Hybrids can be found in plenty of tour pro’s bags, too; remember that second shot Jordan Spieth hit on the 13th in the final round at Augusta?
Over the last couple of years there’s been a choice of wide or narrow-body hybrids, but the options are fast narrowing thanks mainly to the reincarnation and growing popularity (among reasonable players) of forgiving hollow-body driving irons.
If you need help choosing between the pair think about how you hit hybrids. Do you hit down with them and engage the turf like hitting an iron? And do you have a tendency to pull hybrids left of the target?
If so, narrow-body models could be a good match for you. If, though, you hit hybrids like fairway woods and sweep shots off the deck, we’ve seen how wider bodies launch higher and generally tend to fly a little further, too.
Remember, just because you remove a 5-iron from your bag it doesn’t automatically mean you need a #5 hybrid to replace it. It’s really important to get a good distance gap between your longest iron and highest loft fairway wood, which might mean going for #4H instead. You really don’t want to end up with two clubs in your bag that go a similar distance.
Our favourite high-lofted hybrids
Ping G400 hybrid £200 #5 or #6 (26°/30° lofts)
An excellent mid-width body hybrid. Good looking, forgiving, but powerful and just the right size to hit from all types of lies.
Rogue X have super-strong lofts and bigger, wider heads. The standard head is suited to more golfers.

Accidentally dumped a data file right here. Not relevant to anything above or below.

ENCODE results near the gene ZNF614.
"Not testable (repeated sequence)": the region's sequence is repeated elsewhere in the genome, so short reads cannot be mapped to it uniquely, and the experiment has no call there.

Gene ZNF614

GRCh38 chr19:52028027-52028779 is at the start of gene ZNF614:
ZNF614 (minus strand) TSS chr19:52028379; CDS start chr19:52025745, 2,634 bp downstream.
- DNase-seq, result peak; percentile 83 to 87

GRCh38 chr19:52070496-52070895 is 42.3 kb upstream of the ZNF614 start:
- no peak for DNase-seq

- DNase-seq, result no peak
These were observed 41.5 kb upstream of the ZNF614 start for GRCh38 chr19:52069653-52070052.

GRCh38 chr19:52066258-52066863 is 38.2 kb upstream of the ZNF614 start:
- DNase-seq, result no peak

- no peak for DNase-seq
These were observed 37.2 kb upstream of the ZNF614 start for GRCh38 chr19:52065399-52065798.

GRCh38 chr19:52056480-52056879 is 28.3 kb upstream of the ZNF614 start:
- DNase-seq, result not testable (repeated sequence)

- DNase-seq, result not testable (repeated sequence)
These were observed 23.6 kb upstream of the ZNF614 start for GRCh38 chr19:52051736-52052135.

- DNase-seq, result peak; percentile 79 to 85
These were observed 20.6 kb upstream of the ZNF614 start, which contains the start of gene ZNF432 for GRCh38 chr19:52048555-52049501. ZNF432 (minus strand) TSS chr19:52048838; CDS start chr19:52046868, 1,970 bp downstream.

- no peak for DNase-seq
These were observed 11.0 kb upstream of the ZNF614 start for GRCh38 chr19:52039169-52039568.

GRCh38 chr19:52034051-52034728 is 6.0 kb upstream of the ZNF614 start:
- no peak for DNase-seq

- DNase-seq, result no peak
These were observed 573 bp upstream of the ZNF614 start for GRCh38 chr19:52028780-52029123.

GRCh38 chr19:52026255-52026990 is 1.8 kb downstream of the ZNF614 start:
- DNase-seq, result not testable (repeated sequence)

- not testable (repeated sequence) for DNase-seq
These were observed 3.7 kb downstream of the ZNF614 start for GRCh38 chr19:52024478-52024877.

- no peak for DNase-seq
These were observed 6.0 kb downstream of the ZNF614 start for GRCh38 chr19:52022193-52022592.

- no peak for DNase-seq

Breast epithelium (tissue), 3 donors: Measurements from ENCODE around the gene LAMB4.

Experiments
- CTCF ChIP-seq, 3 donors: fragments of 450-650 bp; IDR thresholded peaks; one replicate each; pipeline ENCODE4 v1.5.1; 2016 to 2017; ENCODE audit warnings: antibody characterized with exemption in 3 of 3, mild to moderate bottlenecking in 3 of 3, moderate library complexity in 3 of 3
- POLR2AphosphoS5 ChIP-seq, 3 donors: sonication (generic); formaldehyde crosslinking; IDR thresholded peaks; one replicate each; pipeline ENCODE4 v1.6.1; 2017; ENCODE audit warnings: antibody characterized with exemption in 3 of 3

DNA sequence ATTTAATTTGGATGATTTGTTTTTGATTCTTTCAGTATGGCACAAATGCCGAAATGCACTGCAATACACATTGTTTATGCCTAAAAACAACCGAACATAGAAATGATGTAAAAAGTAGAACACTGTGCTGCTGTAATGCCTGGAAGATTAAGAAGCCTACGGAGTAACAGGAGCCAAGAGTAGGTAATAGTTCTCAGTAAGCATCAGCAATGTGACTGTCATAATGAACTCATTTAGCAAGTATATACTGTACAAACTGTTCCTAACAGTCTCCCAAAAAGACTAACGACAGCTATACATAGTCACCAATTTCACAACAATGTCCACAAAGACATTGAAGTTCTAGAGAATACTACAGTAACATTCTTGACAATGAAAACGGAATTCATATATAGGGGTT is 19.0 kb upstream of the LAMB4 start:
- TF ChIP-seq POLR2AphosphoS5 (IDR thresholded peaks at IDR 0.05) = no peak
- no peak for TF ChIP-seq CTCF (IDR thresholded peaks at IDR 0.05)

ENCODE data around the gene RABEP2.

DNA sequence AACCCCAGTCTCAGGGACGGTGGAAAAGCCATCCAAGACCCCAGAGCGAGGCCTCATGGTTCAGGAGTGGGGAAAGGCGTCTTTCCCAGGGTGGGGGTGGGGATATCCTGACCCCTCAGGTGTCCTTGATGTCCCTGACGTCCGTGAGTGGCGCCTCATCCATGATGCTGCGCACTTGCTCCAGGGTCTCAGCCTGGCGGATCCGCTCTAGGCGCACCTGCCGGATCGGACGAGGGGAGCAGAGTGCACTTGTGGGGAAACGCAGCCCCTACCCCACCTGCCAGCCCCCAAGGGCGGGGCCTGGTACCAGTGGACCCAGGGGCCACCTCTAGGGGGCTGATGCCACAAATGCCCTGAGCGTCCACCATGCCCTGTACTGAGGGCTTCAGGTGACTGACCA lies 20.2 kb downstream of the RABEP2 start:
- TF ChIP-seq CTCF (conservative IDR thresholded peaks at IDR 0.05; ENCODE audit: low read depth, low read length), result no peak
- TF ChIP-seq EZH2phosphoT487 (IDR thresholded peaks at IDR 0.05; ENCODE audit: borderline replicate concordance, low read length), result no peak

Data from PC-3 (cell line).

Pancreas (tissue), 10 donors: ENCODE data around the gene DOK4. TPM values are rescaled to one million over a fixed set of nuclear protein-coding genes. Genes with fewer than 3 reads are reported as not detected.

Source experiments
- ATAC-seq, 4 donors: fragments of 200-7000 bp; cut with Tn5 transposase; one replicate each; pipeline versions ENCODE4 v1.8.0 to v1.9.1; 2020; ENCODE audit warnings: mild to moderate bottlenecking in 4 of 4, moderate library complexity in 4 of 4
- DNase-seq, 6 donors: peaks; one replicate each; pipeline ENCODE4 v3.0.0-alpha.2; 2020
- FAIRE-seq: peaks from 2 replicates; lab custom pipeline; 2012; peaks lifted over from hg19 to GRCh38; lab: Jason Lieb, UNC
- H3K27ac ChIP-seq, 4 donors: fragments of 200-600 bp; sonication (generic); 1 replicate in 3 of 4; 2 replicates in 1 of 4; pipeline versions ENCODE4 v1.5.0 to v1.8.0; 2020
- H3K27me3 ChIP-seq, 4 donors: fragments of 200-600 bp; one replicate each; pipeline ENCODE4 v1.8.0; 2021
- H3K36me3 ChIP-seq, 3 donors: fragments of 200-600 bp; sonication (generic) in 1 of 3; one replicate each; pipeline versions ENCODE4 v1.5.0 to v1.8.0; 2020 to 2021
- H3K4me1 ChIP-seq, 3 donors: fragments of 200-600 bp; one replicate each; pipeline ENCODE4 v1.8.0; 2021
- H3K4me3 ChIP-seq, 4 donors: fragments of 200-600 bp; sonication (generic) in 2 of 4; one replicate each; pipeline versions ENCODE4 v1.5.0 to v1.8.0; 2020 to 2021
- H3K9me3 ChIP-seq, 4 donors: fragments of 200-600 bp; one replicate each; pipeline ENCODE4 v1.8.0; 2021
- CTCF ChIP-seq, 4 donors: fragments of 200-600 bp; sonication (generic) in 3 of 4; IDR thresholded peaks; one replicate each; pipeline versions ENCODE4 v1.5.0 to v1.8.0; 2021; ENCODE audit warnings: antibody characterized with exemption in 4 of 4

TaylorMade M4 £199 #5 or #6 (25°/28°lofts)
A brilliant high-lofted hybrid; for us the #6 and #4 make a great long game solution and compliment a 6-PW iron set beautifully.
Cobra King F8 hybrid £169 5H (25° loft)
Deeper sole rails on the higher lofts make it easier to dig shots out of all sorts of lies. You also get a shot tracker in the grip.
Cobra King F8 One-Length £169 5H (25° loft)
With the shaft length of a 7-iron the F8 One Length is brilliant for boosting confidence. Very different to what you will have tried before!
Can I not just get a more forgiving 5-iron?
It should come as absolutely no surprise at all that to hit long and mid irons consistently well, you need a downward angle of attack (into the back of the ball) and a reasonable amount of clubhead speed. The perfect scenario is to hit down onto irons, more steeply in the short game and shallower as the clubs get longer, and in a perfect world hit slightly up on a driver.
For golfers with both a descending angle of attack (an average tour pro hits down on 5-iron by 3.7°) and a swing speed that’s on the cusp (or faster) of regular and stiff iron shafts, there’s no reason why you shouldn’t be able to launch long and mid irons from the turf and more accurately than a high-lofted hybrid or fairway wood.
For golfers lacking in either (downward angle of attack or swing speed) it’s likely you’ll struggle launching long/mid irons from the turf (hence why they only work well from a tee).
So the question is, can you put your hand on your heart and swear you have both a descending angle of attack (you can find yours out on a launch monitor) and a good level of clubhead speed? And if you do, will a modern hollow body 5-iron give you more help and forgiveness than a standard cavity back 5-iron? The answer from our experience is a resounding yes.
Our favourite forgiving 5-iron options
Ping G400 Crossover £200 #5 (25° loft)
Big, chunky, forgiving and powerful thanks to some super flex face and body technology.
Callaway X-Forged Utility iron £199 #5 or #6 (27°/30° loft)
Super sleek to look at but more forgiving than Callaway’s standard X-Forged
Mizuno MP-18 MMC Fli-Hi £150 #5 or #6 (25°/28° loft)
Think higher flight with steeper descents, which mean you’ll be able to hold a green.
PXG 0311 X Gen2 from £400 #5 (24° loft)
A high-lofted driving iron that’s very easy to launch from the turf so long as you remember the long/mid iron rules.
Titleist 718 T-MB £230 (s) £255 (g) #5 (26° loft)
Originally designed as a utility iron, the T-MB has now morphed into a full set of irons.